The Government has announced a £140 million package to fix Britain's road network after a record wet winter.
Transport Secretary Patrick McLoughlin has increased funding for the worst-hit areas from £36.5 million to £80 million.
Councils across England will share a £103.5 million fund to fix potholes and other dangers facing drivers.
Council executives demanded the emergency fund to deal with the "daunting trail of destruction" that has been caused by recent flooding.
Most local authorities are expected to receive the money by the end of this week to allow them to complete the necessary works before the summer holidays.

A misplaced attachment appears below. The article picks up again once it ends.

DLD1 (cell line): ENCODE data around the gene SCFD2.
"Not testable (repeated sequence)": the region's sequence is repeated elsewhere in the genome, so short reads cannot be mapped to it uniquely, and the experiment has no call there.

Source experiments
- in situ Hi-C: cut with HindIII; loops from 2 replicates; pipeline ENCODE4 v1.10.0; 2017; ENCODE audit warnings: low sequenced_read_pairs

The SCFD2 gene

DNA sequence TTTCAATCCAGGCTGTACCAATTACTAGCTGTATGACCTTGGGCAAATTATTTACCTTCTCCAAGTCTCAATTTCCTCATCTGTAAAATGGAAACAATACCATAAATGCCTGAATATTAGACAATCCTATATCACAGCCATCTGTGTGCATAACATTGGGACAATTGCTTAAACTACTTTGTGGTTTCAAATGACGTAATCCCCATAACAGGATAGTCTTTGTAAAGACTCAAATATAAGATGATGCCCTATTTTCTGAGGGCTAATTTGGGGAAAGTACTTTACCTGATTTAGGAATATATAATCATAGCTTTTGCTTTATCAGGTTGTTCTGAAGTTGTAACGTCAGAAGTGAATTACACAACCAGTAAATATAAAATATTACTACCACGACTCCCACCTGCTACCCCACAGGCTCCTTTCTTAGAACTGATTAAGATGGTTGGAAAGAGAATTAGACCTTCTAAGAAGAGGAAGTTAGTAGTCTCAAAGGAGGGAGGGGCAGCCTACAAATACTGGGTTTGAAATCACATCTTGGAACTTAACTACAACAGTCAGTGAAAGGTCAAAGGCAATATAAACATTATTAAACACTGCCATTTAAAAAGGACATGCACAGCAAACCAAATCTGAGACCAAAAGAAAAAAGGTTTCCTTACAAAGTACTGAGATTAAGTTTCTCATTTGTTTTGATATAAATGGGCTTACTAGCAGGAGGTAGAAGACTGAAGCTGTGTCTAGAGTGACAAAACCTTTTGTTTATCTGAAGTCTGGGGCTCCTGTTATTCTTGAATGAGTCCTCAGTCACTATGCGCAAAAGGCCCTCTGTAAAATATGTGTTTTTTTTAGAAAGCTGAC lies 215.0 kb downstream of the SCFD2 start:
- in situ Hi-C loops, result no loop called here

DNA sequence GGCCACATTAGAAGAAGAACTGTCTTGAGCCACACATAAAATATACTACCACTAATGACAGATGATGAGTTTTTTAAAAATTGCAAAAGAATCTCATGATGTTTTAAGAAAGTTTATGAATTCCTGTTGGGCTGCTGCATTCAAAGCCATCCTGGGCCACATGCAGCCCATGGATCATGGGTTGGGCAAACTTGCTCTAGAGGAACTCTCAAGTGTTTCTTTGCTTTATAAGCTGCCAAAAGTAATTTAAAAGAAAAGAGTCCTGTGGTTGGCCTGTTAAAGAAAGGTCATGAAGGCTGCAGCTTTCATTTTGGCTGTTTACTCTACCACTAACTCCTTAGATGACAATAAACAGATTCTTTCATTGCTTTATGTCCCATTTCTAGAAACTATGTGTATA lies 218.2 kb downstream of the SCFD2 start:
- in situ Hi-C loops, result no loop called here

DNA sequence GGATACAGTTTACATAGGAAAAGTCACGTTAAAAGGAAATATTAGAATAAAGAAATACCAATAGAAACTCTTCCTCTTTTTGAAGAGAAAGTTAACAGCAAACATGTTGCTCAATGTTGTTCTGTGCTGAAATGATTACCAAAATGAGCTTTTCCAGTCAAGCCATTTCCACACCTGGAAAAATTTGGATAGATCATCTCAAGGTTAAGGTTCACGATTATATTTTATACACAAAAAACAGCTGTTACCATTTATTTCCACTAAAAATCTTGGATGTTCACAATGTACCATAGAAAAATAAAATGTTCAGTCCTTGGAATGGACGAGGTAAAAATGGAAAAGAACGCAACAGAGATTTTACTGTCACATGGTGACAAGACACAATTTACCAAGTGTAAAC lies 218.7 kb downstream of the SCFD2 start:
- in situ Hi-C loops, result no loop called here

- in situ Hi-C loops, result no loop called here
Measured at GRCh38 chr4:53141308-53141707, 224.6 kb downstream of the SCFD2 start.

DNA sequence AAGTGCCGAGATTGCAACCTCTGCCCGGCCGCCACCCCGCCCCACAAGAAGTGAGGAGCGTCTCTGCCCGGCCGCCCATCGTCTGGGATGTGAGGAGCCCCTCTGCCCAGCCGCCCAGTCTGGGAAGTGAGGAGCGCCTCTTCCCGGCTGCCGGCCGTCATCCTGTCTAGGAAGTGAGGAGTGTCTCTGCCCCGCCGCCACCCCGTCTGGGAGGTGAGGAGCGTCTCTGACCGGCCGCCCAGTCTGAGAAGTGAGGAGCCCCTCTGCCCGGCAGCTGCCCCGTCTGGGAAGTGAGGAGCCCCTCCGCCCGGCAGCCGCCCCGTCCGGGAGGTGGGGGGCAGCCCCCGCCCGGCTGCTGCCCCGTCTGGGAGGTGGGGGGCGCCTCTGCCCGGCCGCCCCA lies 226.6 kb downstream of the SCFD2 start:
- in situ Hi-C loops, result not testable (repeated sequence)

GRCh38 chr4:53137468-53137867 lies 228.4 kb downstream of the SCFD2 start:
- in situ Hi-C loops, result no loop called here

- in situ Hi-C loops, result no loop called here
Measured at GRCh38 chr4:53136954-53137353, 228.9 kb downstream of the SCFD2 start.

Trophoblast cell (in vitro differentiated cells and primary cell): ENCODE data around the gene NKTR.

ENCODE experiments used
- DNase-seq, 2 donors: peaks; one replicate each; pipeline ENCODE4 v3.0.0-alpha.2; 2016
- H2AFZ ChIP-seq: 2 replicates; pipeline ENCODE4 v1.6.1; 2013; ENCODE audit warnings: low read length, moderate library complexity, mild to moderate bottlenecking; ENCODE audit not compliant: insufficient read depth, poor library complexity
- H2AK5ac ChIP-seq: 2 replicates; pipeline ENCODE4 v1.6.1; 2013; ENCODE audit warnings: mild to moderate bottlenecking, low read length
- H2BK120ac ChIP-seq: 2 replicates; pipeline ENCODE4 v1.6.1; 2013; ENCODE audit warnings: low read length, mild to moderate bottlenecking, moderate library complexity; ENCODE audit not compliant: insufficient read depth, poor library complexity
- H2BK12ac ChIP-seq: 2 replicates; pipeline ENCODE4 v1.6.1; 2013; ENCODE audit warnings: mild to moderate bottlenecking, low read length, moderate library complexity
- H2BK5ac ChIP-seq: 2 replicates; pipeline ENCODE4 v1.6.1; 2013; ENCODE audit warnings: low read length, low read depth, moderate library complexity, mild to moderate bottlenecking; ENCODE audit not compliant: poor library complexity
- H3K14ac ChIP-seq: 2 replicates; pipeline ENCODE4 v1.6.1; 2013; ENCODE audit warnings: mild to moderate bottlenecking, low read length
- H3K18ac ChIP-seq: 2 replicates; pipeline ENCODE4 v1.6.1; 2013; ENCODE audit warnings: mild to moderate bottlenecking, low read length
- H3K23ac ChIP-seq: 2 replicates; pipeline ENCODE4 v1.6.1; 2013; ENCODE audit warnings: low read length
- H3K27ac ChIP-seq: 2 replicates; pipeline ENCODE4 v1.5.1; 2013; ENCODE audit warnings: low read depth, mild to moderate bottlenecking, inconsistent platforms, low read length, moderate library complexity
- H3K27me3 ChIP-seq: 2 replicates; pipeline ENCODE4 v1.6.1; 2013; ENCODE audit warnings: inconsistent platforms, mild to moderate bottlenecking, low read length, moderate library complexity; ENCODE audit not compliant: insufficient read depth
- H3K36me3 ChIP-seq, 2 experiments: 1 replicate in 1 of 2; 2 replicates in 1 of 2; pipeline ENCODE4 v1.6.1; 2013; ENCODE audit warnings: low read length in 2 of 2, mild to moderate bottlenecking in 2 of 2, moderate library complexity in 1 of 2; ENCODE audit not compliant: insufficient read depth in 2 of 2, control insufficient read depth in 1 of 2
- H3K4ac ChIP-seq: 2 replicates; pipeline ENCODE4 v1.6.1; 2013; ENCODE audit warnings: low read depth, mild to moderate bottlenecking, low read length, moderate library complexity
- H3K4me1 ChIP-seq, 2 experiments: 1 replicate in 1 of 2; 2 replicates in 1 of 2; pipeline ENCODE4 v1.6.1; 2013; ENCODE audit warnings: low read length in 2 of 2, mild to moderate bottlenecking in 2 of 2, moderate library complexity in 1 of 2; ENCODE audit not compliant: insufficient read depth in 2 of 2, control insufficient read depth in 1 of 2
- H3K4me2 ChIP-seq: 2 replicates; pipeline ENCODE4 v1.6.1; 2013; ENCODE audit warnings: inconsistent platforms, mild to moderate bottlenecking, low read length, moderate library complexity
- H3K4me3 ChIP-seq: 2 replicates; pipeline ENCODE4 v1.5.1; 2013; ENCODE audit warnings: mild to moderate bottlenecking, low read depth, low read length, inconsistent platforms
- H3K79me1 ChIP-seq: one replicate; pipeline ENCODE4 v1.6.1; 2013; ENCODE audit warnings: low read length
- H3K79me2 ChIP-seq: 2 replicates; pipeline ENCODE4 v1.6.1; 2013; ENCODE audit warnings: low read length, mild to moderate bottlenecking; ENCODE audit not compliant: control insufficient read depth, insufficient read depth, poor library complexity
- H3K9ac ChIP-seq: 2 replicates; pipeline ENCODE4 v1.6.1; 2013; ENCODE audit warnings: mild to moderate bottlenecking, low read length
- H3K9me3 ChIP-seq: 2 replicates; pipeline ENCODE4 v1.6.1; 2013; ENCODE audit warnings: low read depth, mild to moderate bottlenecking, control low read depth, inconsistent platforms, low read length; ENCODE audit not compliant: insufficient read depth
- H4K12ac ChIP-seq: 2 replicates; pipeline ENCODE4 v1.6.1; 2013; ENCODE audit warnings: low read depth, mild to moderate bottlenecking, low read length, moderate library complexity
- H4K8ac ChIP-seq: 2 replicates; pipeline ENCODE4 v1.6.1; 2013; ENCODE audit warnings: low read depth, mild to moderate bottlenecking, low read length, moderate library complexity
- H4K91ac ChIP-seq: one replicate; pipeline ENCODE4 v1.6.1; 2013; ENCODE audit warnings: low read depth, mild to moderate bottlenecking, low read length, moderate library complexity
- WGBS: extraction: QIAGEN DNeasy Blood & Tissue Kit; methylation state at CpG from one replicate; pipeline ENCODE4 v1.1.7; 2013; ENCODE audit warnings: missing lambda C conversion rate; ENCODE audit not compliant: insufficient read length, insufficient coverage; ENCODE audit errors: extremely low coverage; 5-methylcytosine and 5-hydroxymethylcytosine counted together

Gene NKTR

Councils must publish details on their websites by the end of August of how the money has been used.
The Department for Transport's budget said that the money - which has taken the total budget to £1 billion for 2013/14 - had been found due to savings made elsewhere over the course of the year.
"Having the right infrastructure in place to support businesses and hardworking people is a crucial part of our long-term economic plan," Mr McLoughlin said.
"This extra money will help make a real difference to the millions of road users and local residents who rely on local roads, giving them safer and smoother journeys."
A survey of councils by the Sunday Telegraph found that there has been a significant increase in compensation claims made by drivers who hit potholes last year.
At least 40,000 claims were made, the newspaper said, but the average compensation received dropped to around a sixth of the average level in 2012.
Copyright Press Association 2014